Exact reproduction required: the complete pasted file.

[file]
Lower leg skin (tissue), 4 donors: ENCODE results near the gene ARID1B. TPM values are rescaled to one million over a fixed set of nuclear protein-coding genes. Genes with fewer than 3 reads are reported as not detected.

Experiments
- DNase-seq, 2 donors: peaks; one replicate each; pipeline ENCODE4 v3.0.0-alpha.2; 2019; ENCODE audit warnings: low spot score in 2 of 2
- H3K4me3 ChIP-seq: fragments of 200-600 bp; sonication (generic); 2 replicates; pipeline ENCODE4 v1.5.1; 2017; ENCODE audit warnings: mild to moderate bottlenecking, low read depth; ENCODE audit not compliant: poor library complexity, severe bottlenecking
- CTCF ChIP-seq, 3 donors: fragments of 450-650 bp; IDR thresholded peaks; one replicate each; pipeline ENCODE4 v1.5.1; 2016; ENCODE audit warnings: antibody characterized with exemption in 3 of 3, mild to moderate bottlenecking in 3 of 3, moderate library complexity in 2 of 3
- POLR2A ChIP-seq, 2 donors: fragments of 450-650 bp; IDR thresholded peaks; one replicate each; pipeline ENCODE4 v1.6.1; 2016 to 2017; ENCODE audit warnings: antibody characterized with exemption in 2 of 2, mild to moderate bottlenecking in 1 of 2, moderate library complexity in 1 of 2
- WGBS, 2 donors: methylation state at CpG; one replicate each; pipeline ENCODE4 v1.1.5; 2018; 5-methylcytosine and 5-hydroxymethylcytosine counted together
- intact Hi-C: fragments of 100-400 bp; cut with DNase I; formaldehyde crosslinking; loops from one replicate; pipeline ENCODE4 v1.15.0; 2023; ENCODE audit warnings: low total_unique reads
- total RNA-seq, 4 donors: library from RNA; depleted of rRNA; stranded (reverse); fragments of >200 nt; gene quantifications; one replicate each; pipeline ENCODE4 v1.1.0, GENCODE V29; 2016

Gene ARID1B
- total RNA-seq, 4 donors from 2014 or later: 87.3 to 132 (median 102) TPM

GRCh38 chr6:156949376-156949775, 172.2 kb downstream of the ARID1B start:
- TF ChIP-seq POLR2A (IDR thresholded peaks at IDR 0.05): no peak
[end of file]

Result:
Lower leg skin (tissue), 4 donors: ENCODE results near the gene ARID1B. TPM values are rescaled to one million over a fixed set of nuclear protein-coding genes. Genes with fewer than 3 reads are reported as not detected.

Experiments
- DNase-seq, 2 donors: peaks; one replicate each; pipeline ENCODE4 v3.0.0-alpha.2; 2019; ENCODE audit warnings: low spot score in 2 of 2
- H3K4me3 ChIP-seq: fragments of 200-600 bp; sonication (generic); 2 replicates; pipeline ENCODE4 v1.5.1; 2017; ENCODE audit warnings: mild to moderate bottlenecking, low read depth; ENCODE audit not compliant: poor library complexity, severe bottlenecking
- CTCF ChIP-seq, 3 donors: fragments of 450-650 bp; IDR thresholded peaks; one replicate each; pipeline ENCODE4 v1.5.1; 2016; ENCODE audit warnings: antibody characterized with exemption in 3 of 3, mild to moderate bottlenecking in 3 of 3, moderate library complexity in 2 of 3
- POLR2A ChIP-seq, 2 donors: fragments of 450-650 bp; IDR thresholded peaks; one replicate each; pipeline ENCODE4 v1.6.1; 2016 to 2017; ENCODE audit warnings: antibody characterized with exemption in 2 of 2, mild to moderate bottlenecking in 1 of 2, moderate library complexity in 1 of 2
- WGBS, 2 donors: methylation state at CpG; one replicate each; pipeline ENCODE4 v1.1.5; 2018; 5-methylcytosine and 5-hydroxymethylcytosine counted together
- intact Hi-C: fragments of 100-400 bp; cut with DNase I; formaldehyde crosslinking; loops from one replicate; pipeline ENCODE4 v1.15.0; 2023; ENCODE audit warnings: low total_unique reads
- total RNA-seq, 4 donors: library from RNA; depleted of rRNA; stranded (reverse); fragments of >200 nt; gene quantifications; one replicate each; pipeline ENCODE4 v1.1.0, GENCODE V29; 2016

Gene ARID1B
- total RNA-seq, 4 donors from 2014 or later: 87.3 to 132 (median 102) TPM

GRCh38 chr6:156949376-156949775, 172.2 kb downstream of the ARID1B start:
- TF ChIP-seq POLR2A (IDR thresholded peaks at IDR 0.05): no peak